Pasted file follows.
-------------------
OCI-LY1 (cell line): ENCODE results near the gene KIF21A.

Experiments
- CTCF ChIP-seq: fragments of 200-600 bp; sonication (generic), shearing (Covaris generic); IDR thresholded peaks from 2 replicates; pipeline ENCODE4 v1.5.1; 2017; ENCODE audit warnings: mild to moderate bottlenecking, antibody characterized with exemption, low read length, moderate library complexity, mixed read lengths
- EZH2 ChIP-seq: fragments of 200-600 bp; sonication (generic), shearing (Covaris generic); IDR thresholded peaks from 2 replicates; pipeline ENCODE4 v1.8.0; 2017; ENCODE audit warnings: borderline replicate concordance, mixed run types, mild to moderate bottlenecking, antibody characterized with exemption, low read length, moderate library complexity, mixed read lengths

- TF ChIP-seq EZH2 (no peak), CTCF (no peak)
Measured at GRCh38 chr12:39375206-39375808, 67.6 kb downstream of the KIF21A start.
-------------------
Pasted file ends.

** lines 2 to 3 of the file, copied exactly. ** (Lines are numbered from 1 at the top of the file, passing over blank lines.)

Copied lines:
Experiments
- CTCF ChIP-seq: fragments of 200-600 bp; sonication (generic), shearing (Covaris generic); IDR thresholded peaks from 2 replicates; pipeline ENCODE4 v1.5.1; 2017; ENCODE audit warnings: mild to moderate bottlenecking, antibody characterized with exemption, low read length, moderate library complexity, mixed read lengths